Your timeline shows the fanboi priorities. Nothing about the complaints, ongoing investigation, request for a second interview coincidentally just before he left Sweden with not time for his lawyer to inform him of the request.

                  Apparently, if you piss off the americans enough that gives you two free passes to avoid trial for sexual assault, no questions asked.

                  • Drowsy M. Kram

                    If you think they're out to get you, don't go running into the arms of "their" closest ally.

                    Everyone makes mistakes, apparently, even "Saint Julian". Which do you reckon was Assange's bigger mistake – accepting an offer of asylum in Ecuador’s UK embassy, or publishing "hundreds of thousands of classified documents between 2010 and 2011, including the Afghanistan and Iraq war logs."

                    He's still paying for both mistakes.

                    Enough already, in the humble opinion of this "fanboi" (it’s not my timeline any more than it’s “your timeline“), but that could be my mistake – after all, if Sarah Palin now thinks he should be pardoned…

                    I made a mistake some years ago, not supporting Julian Assange – thinking that he was a bad guy,” Palin said on social media. “And I’ve learned a lot since then … He deserves a pardon.

                    “History has shown us that it is vital to the health of our democracy that journalists are able to publish information that discloses government wrongdoing or mistakes of policy. The discomfort and embarrassment of exposed government officials does not outweigh the importance of bringing to light matters that are of profound interest to the public.”

                    So spoke candidate Joseph Biden in 2019 when asked to comment on the case of Julian Assange. Assange is an award-winning journalist, Nobel Peace Prize nominee, and chief publisher of WikiLeaks, a news organization dedicated to revealing truth.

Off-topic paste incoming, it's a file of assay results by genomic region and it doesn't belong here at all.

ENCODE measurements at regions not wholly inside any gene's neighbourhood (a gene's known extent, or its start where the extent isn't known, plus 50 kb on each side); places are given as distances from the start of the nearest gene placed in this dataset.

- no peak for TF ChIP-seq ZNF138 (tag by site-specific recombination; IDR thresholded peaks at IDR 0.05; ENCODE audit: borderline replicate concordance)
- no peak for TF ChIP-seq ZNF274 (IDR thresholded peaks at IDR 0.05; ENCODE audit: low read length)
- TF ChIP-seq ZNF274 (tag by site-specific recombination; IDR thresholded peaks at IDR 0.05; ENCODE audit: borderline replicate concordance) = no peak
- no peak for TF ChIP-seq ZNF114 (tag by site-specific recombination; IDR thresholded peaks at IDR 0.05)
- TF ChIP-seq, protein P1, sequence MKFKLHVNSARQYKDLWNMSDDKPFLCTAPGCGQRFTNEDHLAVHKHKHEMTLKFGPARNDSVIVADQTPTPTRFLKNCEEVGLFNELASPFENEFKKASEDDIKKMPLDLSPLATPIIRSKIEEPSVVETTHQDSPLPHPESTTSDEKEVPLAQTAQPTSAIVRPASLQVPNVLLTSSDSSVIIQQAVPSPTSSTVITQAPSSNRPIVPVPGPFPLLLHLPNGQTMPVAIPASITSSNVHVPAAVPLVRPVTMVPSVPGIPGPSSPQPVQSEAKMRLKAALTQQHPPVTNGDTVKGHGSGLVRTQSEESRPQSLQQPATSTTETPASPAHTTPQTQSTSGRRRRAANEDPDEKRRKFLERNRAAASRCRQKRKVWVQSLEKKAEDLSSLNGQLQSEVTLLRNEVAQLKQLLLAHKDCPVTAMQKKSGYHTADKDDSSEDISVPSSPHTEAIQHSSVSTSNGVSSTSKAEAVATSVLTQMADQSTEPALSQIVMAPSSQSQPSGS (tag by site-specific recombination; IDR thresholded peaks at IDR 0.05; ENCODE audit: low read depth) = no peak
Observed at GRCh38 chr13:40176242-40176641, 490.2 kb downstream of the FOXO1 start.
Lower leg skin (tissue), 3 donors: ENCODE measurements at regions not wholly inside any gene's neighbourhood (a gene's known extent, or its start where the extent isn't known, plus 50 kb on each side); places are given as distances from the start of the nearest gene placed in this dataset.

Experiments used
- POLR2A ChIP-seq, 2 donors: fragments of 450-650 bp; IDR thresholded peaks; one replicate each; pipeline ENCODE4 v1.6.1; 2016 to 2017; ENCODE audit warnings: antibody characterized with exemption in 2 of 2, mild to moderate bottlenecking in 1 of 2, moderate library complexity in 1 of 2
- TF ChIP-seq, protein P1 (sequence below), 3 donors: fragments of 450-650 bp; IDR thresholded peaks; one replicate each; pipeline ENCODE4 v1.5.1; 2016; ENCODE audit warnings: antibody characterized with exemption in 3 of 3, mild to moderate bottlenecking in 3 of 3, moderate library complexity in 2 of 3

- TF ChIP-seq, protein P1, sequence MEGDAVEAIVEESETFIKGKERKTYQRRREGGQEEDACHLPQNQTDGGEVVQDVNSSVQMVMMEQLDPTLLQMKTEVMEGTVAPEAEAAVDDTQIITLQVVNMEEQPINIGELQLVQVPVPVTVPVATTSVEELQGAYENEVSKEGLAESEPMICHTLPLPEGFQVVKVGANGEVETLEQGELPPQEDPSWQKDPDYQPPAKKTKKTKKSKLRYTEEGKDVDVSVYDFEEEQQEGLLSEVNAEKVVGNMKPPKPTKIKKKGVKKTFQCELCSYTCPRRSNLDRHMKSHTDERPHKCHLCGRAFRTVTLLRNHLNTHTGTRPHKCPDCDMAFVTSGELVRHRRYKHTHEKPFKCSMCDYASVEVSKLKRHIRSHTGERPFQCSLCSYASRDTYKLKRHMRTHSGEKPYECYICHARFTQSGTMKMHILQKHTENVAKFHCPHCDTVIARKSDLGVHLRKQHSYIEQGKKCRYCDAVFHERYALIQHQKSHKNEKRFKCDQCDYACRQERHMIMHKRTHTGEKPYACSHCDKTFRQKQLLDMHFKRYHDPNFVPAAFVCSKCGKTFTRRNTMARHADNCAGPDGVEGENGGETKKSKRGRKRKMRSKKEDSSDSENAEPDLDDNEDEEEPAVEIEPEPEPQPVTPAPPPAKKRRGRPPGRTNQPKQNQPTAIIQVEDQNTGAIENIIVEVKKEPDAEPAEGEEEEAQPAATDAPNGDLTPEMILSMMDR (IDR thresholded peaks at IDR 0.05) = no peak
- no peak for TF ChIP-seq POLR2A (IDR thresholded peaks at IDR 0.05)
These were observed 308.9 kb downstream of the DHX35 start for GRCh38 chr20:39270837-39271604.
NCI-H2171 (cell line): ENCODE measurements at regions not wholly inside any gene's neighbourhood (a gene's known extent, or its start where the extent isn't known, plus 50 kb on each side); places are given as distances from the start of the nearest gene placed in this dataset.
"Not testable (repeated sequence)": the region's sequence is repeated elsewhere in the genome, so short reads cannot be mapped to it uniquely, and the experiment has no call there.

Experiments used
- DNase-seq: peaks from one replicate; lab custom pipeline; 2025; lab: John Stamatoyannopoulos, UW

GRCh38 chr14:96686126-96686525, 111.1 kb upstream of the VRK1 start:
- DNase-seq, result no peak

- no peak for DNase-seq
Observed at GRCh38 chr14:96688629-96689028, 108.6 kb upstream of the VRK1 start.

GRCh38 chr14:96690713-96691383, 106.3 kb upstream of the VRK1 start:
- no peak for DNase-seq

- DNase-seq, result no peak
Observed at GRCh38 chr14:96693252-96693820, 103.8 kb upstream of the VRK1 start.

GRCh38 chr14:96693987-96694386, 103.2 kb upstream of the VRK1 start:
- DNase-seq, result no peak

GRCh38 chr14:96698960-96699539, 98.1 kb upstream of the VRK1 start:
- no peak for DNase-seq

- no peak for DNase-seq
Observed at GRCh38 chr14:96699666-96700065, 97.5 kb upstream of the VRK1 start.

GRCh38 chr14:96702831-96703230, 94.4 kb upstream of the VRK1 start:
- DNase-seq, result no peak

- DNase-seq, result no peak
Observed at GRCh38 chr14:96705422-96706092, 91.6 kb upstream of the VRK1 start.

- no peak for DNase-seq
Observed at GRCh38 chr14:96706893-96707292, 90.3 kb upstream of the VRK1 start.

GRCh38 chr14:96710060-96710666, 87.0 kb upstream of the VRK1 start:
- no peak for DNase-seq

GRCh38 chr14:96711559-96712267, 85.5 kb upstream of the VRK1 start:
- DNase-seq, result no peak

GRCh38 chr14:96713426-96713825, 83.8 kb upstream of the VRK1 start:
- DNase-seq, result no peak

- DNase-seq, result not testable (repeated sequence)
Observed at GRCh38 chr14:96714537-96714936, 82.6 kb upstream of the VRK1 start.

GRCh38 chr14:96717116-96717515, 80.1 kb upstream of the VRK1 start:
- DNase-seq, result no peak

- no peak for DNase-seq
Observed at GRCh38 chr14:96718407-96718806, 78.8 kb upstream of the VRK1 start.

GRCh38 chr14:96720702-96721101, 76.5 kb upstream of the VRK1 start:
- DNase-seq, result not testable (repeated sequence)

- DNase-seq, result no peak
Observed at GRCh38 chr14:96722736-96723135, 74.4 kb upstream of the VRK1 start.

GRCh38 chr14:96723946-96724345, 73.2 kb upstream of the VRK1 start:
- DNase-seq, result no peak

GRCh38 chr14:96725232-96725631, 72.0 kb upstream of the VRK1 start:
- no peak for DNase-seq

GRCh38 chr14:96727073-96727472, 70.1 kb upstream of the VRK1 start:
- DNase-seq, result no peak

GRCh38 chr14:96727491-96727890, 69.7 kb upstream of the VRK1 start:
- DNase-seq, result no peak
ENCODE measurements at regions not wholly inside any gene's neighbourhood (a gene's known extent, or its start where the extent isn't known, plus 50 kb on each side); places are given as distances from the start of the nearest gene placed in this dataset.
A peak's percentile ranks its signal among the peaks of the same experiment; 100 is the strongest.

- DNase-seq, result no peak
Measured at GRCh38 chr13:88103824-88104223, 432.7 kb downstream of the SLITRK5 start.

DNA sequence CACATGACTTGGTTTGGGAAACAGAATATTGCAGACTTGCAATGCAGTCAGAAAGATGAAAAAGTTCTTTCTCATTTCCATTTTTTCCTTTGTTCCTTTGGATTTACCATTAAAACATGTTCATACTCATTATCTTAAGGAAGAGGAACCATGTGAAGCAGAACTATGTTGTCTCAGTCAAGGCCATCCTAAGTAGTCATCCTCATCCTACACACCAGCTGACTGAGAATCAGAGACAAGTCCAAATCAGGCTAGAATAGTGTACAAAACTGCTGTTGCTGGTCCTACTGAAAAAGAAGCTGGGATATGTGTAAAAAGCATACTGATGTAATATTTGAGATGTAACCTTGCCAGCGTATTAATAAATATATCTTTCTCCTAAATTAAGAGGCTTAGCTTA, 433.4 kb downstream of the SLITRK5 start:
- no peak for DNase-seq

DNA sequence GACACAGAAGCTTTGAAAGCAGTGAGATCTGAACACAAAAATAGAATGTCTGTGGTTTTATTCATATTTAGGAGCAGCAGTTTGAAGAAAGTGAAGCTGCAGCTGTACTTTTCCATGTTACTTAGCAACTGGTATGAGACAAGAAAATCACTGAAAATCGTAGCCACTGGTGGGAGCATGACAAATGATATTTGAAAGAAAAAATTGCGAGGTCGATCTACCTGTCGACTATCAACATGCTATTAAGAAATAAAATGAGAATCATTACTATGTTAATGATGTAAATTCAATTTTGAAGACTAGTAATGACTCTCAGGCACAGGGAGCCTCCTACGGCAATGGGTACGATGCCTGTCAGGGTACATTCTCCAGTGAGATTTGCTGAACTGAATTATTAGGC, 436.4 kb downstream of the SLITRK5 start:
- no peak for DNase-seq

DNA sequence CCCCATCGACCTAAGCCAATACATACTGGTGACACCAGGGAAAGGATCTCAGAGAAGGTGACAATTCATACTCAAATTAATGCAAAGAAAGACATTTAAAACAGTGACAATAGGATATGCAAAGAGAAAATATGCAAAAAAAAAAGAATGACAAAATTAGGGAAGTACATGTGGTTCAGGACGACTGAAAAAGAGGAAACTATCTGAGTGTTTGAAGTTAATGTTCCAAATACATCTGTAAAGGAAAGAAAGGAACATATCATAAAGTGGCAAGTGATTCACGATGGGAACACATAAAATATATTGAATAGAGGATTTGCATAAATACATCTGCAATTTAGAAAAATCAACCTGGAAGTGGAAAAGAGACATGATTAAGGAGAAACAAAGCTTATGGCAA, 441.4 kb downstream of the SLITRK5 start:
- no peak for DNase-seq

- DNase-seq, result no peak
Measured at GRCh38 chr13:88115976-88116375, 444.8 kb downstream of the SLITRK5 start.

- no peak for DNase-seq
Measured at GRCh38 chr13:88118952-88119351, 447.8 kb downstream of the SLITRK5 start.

Bloody Biden – what a “fanboi“.

                    • Andre

                      Did Palin specify why she thinks Assange deserves a pardon? Is it because he worked so hard to get the Papaya Palputin into the Oval Office? (leaving aside the question of whether finding oneself on the same side as Palin should be grounds for a serious rethink)

                      Anyways, accepting a pardon carries with it the acceptance of guilt. Accepting a pardon for publishing evidence of war misconduct would be accepting that doing so was wrong – which it isn't by any decent moral code.

                      It's not within the power of any US official to pardon Assange for shoving his cock into women's bodies in ways that were explicitly not consented to, since these alleged acts occurred in Sweden, nor for going on the run from legitimate UK authorities.

                    • Morrissey

                      leaving aside the question of whether finding oneself on the same side as Palin should be grounds for a serious rethink.

                      So, given that you are on the same side as Pompeo, Bolton, McConnell, and Scott Morrison, can we take it that you will be seriously rethinking your own position?

                    • Andre

                      @mozzie: I realise your reading comprehension level is somewhere around "See Spot Run", but as an exercise to try to lift it to maybe "Where the Wild Thing Are", how about actually reading my comments and try to work out what my position actually is.

                    • Andre

                      Obama and Holder reportedly reached the conclusion in 2013 that it was not in the US interest to go after Assange because of the "New York Times problem" – the chilling effect it would have on journalism. That conclusion was widely reported at the time.

                      So if Assange were 1/100 the courageous champion of transparency his cultists and apparently he himself think he is (and the likes of Manning, Snowden, Winner etc really are), he could have left the embassy at that time. There was just the matter of the rape and sexual assault allegations in Sweden, of course.